Democrats planning to boycott Senate Judiciary vote to advance Barrett nomination
Posted October 21, 2020 6:13 p.m. EDT
CNN — Senate Judiciary Democrats, facing criticism from the left that they have not done more to question the legitimacy of the Supreme Court confirmation proceedings for Amy Coney Barrett, plan to take the extraordinary step of boycotting a key committee vote on Thursday.
Republicans said they can still hold the committee vote Thursday and advance the nomination even if Democrats boycott the proceedings, though the act is a sign of the partisan rancor over the election year nomination to fill the seat of the late Justice Ruth Bader Ginsburg.
Democrats say they plan to fill the seats Thursday with pictures of people impacted by the Affordable Care Act, part of the Democratic strategy for tying Barrett's nomination to a threat posed to President Barack Obama's signature health care law, which is scheduled to be before the Supreme Court the week after Election Day.
"This has been a sham process from the beginning," said Senate Minority Leader Chuck Schumer and Senate Judiciary Democrats in a statement released Wednesday. "We will not grant this process any further legitimacy by participating in a committee markup of this nomination just twelve days before the culmination of an election that is already underway."
The announcement of the boycott comes after Senate Democrats have been sharply criticized by some of their liberal supporters for not taking a tougher line with Barrett and adding legitimacy to the process during Barrett's hearings last week.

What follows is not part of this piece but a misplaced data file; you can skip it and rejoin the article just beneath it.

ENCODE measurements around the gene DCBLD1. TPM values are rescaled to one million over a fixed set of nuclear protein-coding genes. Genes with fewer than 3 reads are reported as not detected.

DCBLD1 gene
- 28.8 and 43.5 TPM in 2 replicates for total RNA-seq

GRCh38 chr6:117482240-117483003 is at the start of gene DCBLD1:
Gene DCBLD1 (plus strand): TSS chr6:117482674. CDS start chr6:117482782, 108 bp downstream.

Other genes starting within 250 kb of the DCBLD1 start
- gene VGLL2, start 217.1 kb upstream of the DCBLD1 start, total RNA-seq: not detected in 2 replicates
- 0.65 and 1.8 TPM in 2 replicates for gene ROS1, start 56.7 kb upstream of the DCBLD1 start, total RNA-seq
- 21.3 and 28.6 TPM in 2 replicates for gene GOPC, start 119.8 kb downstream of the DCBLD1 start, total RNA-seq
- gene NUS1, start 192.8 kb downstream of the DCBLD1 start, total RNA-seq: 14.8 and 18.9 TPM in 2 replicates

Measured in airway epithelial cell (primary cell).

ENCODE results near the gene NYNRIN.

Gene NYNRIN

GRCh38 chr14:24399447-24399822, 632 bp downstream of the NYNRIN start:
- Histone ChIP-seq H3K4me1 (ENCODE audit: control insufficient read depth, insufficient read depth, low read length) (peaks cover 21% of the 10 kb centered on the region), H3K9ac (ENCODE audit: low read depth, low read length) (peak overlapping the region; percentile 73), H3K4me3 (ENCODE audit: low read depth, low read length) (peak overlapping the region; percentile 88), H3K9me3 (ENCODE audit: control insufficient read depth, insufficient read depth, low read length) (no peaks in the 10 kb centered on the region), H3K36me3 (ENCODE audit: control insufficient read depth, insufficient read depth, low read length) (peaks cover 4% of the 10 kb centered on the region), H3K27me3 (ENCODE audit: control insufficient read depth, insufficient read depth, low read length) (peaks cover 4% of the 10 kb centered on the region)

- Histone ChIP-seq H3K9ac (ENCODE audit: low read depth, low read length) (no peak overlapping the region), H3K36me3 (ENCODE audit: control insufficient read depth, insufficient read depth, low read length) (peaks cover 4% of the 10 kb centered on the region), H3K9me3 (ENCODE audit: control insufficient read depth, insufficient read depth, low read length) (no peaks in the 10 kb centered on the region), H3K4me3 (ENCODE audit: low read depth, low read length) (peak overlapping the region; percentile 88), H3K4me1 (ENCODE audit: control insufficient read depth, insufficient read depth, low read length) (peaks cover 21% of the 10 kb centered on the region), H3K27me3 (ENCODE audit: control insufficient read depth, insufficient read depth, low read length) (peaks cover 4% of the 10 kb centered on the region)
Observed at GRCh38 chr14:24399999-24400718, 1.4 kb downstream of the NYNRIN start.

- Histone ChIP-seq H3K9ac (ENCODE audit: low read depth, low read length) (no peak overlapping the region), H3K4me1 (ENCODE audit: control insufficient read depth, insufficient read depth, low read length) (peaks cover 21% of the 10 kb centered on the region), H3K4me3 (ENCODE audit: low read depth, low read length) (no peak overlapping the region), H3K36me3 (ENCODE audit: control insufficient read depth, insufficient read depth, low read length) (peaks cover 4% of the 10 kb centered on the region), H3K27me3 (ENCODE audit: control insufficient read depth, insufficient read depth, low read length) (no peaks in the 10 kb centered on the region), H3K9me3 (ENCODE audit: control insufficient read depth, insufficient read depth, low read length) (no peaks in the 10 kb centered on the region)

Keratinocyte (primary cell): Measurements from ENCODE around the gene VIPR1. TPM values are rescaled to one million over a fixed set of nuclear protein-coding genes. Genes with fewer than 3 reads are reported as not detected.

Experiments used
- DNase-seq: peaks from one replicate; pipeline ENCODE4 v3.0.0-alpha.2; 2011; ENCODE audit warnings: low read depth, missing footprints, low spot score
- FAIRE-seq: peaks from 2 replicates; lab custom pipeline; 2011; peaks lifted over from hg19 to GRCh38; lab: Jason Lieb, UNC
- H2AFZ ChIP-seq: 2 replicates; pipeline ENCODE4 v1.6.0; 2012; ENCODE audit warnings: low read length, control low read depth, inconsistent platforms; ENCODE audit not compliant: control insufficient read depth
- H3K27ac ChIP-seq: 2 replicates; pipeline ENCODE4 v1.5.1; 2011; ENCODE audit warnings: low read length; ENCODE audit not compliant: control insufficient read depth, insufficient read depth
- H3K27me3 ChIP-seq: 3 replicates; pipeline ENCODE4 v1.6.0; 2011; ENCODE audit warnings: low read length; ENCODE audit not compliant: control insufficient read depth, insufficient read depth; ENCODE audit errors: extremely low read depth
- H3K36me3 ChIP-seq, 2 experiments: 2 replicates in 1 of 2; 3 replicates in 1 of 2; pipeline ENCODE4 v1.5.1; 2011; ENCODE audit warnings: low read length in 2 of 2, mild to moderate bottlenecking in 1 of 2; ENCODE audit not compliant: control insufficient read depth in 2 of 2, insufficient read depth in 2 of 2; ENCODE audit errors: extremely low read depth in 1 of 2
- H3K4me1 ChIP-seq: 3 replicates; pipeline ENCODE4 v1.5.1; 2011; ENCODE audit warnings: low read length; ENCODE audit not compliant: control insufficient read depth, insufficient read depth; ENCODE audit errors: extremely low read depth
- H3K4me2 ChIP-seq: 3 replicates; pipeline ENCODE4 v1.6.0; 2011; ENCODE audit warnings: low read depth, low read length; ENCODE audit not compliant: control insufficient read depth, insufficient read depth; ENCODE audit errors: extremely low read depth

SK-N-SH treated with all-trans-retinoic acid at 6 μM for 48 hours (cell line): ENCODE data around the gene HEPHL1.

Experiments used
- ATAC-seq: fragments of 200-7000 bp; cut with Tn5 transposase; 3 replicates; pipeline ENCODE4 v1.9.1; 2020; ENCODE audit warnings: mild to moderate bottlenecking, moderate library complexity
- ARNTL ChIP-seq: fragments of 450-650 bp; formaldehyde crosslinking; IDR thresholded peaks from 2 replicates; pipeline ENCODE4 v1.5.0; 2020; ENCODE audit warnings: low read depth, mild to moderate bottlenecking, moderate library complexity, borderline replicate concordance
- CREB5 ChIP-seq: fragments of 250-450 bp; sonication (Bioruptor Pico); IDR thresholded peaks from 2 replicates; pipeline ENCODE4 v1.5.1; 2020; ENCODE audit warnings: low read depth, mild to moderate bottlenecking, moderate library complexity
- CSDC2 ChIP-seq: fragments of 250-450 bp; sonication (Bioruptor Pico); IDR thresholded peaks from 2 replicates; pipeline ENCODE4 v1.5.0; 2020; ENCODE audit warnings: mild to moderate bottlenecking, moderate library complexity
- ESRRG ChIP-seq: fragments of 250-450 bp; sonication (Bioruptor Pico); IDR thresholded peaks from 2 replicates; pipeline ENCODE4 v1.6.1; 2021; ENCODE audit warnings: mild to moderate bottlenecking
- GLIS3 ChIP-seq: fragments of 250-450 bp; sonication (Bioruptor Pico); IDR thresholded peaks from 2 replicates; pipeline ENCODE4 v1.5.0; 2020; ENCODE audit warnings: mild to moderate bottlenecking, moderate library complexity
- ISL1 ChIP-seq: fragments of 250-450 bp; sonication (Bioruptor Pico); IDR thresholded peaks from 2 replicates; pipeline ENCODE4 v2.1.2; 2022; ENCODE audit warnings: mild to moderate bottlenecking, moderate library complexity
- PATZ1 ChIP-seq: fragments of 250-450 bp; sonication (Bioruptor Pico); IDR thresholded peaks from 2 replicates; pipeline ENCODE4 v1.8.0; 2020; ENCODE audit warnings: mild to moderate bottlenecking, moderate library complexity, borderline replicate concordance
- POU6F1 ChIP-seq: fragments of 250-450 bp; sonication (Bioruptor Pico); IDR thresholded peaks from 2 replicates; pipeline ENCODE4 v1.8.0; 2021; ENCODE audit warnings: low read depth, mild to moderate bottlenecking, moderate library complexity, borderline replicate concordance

In particular, Sen. Dianne Feinstein of California, the ranking Democrat on the Judiciary Committee, came under scathing criticism when she praised Republican Chairman Lindsey Graham for his handling of the confirmation process.
Feinstein's comments infuriated Democrats and liberal activists who had been seeking to mount a unified attack over proceedings they deemed a sham. Two progressive groups, including the abortion-rights lobby NARAL, demanded she be removed as the top Democrat on the committee, while GOP leaders have repeatedly highlighted her comments as they race to get Barrett confirmed eight days before Election Day.
"I've had a long and serious talk with Sen. Feinstein," Schumer told reporters Tuesday when asked if he was looking to make changes atop the powerful committee. "That's all I'm going to say about it right now."
Feinstein would not comment to CNN when asked Wednesday if she would seek the chairmanship of the committee if Democrats take the Senate majority.
"I'm not going to respond to that," she told CNN when asked twice if she wanted the position.